Librarians teach how to style, stretch natural hair
Librarians teach how to style, stretch natural hair
The natural hair movement is becoming more than a trend — it’s taking over the hair care industry. According to Mintel (Market Intelligence), the move to go natural has negatively affected sales of relaxers, which dropped 18.6 percent from 2013-2015.
The term “natural hair” is defined as hair whose texture hasn’t been altered by chemical straighteners, including relaxers, perms and texturizers. Natural hair is when hair is in the state that one was born with — the same natural hair texture with its natural hair color.
On Oct. 12, P.D. Brown Memorial Library in Waldorf hosted a natural hair forum presented by Candice Washington, circulation assistant, and Dau-Veen Walker, reference supervisor. The event invited all age groups to learn how to take care of their natural curls, maintain healthy hair, learn about the different stages of growth, repair damaged hair, style natural hair and grow long, healthy hair.
Participants walked away with plenty of natural hair product samples that can be used for their particular hair texture, along with a list of reading materials that have additional information about transitioning to natural hair. All of the reading materials can be found at the P.D. Brown Memorial Library or online through the library system.
Walker said two years ago Washington held this same forum, and because it was so successful, they decided to bring it back to the library.
“We’ve made some changes from the last event including actually showing how to do different natural hair styles,” Walker said. “We discuss weaves, Marley twists, protective styling, products, because we all use the Shea Moisture line, but now we’re branching out. I think events like this connect us with the customers more as we exchange stories. Some may stop their natural hair journey, get discouraged and need the motivation to keep going.”
Washington and Walker said people need to learn to love their natural hair and that there is a lack of appreciation for natural, curly hair.
“My initial goal was to get people talking about curly hair, appreciating it, building connections and discussing hair tips and tricks,” Washington said. “Basically opening up the natural hair community in person for people in Charles County. A majority of our staff and community has natural hair. I felt like it was so important to have programs that are aimed towards our demographic within the county.”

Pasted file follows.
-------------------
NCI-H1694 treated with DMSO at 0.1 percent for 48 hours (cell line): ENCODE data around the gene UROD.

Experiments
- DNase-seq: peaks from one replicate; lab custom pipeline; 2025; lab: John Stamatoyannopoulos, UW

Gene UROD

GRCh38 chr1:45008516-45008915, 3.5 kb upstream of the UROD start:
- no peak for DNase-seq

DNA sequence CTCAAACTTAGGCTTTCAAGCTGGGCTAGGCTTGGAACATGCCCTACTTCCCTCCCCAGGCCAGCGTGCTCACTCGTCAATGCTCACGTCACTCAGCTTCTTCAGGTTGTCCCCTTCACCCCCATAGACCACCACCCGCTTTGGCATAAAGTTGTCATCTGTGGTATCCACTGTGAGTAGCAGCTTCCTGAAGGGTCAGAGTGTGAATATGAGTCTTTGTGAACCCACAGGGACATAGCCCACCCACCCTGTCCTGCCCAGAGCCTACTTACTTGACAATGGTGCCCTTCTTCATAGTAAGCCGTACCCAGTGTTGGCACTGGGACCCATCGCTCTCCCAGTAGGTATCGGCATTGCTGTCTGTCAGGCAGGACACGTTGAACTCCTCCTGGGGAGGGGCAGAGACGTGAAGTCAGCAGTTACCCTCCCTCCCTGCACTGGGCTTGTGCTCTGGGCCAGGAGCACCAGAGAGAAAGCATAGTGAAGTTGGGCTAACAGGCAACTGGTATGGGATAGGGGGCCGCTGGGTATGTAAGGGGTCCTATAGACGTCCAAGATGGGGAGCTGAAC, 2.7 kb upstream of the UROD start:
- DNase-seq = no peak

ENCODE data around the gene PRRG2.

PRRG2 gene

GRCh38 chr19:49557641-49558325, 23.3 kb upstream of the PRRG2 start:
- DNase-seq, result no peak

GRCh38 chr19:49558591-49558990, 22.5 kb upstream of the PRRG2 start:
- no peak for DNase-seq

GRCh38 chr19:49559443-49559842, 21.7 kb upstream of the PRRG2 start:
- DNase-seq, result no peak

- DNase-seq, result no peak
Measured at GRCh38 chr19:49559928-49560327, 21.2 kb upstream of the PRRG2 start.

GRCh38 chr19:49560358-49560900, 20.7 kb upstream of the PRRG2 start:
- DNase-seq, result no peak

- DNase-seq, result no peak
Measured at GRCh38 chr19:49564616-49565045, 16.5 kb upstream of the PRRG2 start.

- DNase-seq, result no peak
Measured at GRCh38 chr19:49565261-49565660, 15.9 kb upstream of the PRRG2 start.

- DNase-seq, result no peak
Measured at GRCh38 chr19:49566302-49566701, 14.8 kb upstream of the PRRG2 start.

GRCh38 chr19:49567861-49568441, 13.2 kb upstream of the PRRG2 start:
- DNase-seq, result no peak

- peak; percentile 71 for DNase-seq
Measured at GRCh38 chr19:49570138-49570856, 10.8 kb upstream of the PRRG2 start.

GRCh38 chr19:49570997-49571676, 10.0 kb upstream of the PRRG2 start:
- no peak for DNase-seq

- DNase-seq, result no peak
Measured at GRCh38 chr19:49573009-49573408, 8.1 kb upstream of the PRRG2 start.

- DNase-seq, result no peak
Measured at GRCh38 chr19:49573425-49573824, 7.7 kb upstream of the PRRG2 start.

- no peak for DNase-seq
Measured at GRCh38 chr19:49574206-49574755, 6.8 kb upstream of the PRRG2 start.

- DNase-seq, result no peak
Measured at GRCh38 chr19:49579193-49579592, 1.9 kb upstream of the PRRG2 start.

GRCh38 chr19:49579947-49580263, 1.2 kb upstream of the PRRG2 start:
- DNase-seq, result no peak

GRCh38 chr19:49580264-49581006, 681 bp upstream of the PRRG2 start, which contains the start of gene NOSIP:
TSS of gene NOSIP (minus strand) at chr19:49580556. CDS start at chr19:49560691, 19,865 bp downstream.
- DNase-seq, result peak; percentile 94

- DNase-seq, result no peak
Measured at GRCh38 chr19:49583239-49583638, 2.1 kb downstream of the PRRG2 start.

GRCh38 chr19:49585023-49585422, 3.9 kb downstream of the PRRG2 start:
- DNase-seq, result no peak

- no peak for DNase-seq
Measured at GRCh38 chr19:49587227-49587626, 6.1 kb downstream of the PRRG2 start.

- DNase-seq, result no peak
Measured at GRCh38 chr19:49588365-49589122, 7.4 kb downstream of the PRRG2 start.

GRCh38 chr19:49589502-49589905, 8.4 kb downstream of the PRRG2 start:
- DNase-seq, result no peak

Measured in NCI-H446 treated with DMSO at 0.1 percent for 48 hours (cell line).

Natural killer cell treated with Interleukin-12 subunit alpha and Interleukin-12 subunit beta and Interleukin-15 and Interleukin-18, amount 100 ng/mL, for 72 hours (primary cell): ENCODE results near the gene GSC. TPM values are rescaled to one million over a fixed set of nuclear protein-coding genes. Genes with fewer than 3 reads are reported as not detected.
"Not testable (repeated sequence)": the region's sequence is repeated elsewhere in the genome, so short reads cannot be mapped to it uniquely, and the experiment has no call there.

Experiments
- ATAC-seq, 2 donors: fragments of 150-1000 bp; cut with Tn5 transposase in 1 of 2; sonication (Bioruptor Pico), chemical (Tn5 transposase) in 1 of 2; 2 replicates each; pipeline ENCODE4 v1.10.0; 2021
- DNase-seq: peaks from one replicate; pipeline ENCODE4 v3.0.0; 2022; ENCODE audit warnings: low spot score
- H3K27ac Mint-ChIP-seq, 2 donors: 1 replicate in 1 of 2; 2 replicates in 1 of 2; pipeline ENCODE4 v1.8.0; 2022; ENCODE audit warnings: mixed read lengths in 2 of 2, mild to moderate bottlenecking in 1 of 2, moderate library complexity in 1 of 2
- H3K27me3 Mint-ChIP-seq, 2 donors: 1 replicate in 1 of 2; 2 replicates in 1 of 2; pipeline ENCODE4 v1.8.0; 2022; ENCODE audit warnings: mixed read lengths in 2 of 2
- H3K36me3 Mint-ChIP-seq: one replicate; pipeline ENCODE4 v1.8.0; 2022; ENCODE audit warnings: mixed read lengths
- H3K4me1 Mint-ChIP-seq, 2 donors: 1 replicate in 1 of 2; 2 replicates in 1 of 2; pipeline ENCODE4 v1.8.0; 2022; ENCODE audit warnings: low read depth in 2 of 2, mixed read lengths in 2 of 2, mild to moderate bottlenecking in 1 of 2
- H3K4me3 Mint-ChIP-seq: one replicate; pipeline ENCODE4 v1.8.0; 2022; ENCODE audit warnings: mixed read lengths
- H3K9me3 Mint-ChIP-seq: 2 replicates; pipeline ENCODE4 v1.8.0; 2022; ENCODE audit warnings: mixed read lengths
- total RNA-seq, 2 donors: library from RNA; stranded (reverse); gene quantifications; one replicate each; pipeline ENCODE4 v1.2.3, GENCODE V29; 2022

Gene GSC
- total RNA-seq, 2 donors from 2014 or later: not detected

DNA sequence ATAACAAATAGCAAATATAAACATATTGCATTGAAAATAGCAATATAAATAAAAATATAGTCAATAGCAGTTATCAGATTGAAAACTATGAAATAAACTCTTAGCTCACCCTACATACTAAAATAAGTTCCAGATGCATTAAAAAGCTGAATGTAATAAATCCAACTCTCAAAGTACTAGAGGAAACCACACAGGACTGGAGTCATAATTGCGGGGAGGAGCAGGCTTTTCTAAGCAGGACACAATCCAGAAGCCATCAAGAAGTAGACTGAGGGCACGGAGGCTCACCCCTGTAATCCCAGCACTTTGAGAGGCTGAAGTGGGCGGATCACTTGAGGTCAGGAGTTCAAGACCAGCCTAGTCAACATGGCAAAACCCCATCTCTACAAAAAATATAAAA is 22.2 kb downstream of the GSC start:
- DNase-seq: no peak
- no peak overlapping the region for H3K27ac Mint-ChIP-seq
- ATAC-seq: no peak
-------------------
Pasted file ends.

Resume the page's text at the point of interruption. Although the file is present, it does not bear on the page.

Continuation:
Different people from many backgrounds attended the public forum to learn about the natural hair movement and how they can improve their hair care routine to make better progress.
Clinton residents La Donnyas Watson and her son, William Watson, said the forum really helped them embrace their natural hair. William said he gained more information about “co-washing, conditioner-only washing,” that he was unaware of, while his mom gained more of an understanding of her own hair texture.
“I have been on this natural hair journey for a year now and I’m still trying to figure out what products to use,” William said. “It’s been difficult because throughout the day my hair dries out and I just want to cut it all off.”
“I was natural for years but I kept my hair styles simple, pulled back in a ponytail or flat ironing it,” La Donnyas said. “It was difficult to find the right look or the right style. After this forum, now I can understand why only certain products work for my hair type. I found this class very helpful and now I know I can also find books about my natural hair and check them out at our local library.”
Waldorf resident Sheila Jackson said she wants her hair to grow and look healthy, but she was confused about ingredients mentioned on the natural hair product labels. She also expressed how difficult her journey has been.
“When I went natural, I would wear my hair in its natural state and people were repulsed,” Jackson said. “But now those same people who criticized me are wearing their hair natural. I love my natural hair and like me, so many people are going natural now to stop their hair from [damage].”
Waldorf resident Terri Williamson said she has not had a relaxer in over 20 years and is doubtful she will ever go back.
“When I look around me I see people embracing their natural hair more and we have something in common,” Williamson said. “I am thankful for this program being at the library and I think they need to do this again because it would help a lot of people.”
Beverly Gunn of Waldorf said although she wished Washington and Walker had gone into more depth about putting protein in natural hair, she believes the women really did their homework and covered just about every natural hair topic.
“Some girls and guys who are natural don’t know where to start or are afraid to do it,” Gunn said. “I have 4c hair which is very coarse hair so many consider it to be knappy. Back in 2009 when I finally wore my hair natural to work, people looked at me and stereotyped me. Now everywhere you look, everyone is natural. I decided this is what grows out of my head and I like it.”
Washington and Walker said they look forward to potentially making the public forum a monthly event to involve more of the community. Washington said there is so much information about natural hair, and all are welcome to learn more at the local library.
Waldorf resident Beverly Gunn demonstrates how to stretch natural hair for specific hairstyles on Waldorf resident Londen Jordan’s hair during the natural hair public forum at P.D. Brown Memorial Library.
Candice Washington, circulation assistant at P.D. Brown Memorial Library, demonstrates protective hairstyles on DauVeen Walker, reference supervisor at the library.